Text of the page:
Faced with her brother’s betrayal, she must survive the winter in the mountains with the Riki, in a village where every neighbor is an enemy, every battle scar possibly one she delivered. But when the Riki village is raided by a ruthless clan thought to be a legend, Eelyn is even more desperate to get back to her beloved family.

She is given no choice but to trust Fiske, her brother’s friend, who sees her as a threat. They must do the impossible: unite the clans to fight together, or risk being slaughtered one by one. Driven by a love for her clan and her growing love for Fiske, Eelyn must confront her own definition of loyalty and family while daring to put her faith in the people she’s spent her life hating.


Sky In The Deep is a deep fantasy YA that didn’t necessary feel like a YA. And I think that’s a good thing. Young Adult books these days seem to all follow a similar pattern such that at one point they all start to mesh into one anther. Even YAs that I like or enjoy follow the structure that seems to be the established norm for books of this genre. So, it’s always commendable when an author takes an entirely new direction with her take on YA.

The thing that hooked me about this book from the very first was the protagonist Evelyn. I was right with her from the start when she finds her brother alive and then is captured as a slave where her whole belief system is tested. I could feel her betrayal like it was my own. I felt bitterness towards her brother Iri and his adoptive family just as she felt it. A big part of me didn’t want Evelyn to forgive them which I knew she would. Now, creating such empathy for the protagonist in the reader is a credit all owed the writing.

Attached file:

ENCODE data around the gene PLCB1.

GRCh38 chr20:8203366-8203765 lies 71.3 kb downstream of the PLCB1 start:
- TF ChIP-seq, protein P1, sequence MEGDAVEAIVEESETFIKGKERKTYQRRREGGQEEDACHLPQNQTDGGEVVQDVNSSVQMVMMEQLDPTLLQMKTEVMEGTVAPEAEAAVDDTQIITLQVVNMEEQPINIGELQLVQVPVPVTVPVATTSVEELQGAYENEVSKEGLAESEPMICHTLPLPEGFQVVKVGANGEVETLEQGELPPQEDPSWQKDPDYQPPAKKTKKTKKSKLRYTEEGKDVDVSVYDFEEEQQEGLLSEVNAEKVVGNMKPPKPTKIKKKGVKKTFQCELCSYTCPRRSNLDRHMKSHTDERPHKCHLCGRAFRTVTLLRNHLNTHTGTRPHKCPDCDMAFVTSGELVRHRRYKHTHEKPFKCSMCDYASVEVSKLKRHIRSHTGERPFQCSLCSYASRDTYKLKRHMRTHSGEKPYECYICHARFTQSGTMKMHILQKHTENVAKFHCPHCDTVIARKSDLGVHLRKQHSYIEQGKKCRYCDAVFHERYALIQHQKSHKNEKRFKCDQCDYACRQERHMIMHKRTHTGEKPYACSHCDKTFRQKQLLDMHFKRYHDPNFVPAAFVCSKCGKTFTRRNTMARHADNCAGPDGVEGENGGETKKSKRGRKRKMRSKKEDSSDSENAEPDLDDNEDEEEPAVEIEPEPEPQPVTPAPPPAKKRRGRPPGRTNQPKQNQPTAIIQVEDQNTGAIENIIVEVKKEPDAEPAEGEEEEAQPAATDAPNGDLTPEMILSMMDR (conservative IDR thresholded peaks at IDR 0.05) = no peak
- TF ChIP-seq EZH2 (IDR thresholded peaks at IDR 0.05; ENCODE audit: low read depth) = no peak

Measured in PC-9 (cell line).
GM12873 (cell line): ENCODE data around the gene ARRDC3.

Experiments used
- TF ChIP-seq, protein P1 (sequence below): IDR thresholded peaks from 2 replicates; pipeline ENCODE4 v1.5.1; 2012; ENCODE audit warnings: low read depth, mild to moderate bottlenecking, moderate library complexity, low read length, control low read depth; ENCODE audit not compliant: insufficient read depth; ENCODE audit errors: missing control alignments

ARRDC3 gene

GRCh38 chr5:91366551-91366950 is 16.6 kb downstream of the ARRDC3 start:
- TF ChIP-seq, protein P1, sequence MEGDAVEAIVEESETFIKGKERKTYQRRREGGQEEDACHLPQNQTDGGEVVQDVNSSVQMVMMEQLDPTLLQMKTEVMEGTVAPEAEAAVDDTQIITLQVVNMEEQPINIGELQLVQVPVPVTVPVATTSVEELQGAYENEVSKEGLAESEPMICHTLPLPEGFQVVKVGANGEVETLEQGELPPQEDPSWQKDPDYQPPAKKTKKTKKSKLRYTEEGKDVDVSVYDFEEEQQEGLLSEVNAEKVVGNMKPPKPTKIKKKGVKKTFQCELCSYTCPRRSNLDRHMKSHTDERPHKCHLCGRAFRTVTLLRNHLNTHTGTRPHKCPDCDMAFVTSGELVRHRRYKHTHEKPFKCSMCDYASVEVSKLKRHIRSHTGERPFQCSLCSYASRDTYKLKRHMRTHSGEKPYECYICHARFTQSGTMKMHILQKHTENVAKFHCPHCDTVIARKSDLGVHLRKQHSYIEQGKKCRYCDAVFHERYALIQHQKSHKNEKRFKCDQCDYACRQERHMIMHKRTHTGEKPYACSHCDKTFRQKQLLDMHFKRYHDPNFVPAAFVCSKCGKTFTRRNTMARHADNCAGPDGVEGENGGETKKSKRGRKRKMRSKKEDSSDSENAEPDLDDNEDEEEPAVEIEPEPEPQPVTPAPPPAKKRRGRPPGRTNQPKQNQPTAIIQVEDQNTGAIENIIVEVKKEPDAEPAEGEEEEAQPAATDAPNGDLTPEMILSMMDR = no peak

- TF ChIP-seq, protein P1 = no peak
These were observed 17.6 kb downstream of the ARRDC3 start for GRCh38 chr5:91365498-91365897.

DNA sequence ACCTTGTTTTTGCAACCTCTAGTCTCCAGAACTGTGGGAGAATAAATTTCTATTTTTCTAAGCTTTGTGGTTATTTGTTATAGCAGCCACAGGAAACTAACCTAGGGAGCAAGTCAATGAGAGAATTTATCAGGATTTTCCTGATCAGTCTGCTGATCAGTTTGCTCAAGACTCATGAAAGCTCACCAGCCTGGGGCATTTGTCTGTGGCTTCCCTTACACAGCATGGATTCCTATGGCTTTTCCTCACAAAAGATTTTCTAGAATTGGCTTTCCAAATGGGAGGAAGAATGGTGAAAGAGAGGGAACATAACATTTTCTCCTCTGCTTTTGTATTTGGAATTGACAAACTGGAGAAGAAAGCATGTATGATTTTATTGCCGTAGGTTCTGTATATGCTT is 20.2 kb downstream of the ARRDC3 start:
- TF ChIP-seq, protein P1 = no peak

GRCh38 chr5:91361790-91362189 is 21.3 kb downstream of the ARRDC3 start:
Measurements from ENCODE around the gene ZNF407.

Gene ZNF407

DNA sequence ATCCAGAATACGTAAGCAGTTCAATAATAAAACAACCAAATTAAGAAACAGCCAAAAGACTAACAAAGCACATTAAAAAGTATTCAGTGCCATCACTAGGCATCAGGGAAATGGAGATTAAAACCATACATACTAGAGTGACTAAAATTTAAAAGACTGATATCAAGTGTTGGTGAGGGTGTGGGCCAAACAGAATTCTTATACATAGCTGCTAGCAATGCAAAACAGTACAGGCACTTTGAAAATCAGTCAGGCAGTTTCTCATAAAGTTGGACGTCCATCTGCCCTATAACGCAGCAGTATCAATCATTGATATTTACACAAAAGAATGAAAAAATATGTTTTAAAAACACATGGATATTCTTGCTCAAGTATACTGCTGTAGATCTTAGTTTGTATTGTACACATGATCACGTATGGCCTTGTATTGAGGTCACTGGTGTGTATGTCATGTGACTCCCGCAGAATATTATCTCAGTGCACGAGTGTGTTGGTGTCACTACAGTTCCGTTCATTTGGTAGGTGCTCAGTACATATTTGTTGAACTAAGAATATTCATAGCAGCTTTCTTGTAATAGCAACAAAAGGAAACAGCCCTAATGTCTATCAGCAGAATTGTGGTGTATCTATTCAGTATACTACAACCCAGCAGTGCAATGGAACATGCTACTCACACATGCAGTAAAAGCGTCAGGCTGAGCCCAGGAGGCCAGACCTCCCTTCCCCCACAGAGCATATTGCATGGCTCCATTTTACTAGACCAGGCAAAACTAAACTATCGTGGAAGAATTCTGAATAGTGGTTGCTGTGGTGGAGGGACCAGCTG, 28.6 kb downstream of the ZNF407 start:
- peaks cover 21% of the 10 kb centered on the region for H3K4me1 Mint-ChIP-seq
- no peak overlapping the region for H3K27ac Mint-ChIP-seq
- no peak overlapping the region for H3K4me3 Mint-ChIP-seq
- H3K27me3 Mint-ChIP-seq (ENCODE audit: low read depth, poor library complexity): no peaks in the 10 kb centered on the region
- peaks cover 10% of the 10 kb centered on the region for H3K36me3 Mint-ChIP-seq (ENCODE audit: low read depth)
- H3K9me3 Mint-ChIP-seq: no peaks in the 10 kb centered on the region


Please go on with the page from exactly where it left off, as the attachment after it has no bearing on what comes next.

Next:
Where the writer succeeds with her protagonist, she fails to create that same momentum with the love interest. I know that the author wanted Fiske to come across as mysterious. But I found him a little bland. I wanted more of his perspective. I wanted to know when his feelings for Evelyn started. I did like the romance aspect when it does emerge but the transition left a lot to be desired for. I think I had a problem with how Fiske treats Evelyn at the start. He knows that she’s Eri’s sister and yet his attitude with her felt unacceptable to me. Even Eri’s decision was to have decided to stick to his new life and family did not feel very well-explored to me.

I did appreciate the running themes of family and forgiveness. Although I wasn’t impressed with how easily Evelyn seemed to forgive her captors, I could understand the process. The way Evelyn slowly and surely discovers that people who she thought her enemies were actually quite similar to her own people was beautiful to see. But even here, I did not like that what united the two tribes was the threat of another tribe. So, these two tribes are supposed to be the good ones and the third tribe is the real evil? Why? What separates them? That they raid and kill or capture the other tribes? But Evelyn and Fiske’s tribes did the same too. Why exactly are the third tribe the only evil at the end? I would’ve liked a little more history and back-story about the enmity between the tribes. I didn’t even go into the book with any prior knowledge of the book and for the first few pages I was confused about the Riki actually were. Were they some magical creatures or animals? I found myself feeling a little stupid for thinking that when I realized they were all humans.

I think I’ve been very critical of this book so far. The truth is, I genuinely really enjoyed the book – the slow-building of the plot, the pace and all the action. The details of the rituals and lifestyle of the characters had depth in them. I enjoyed the story so much that I could ignore all the issues I had with it. It was only after I finished it and got to write this review that I let myself think about what exactly about this book did not leave me completely content. I’ll take that as a plus because this proves it was an engaging story above everything else.


My Rating: ★★★★☆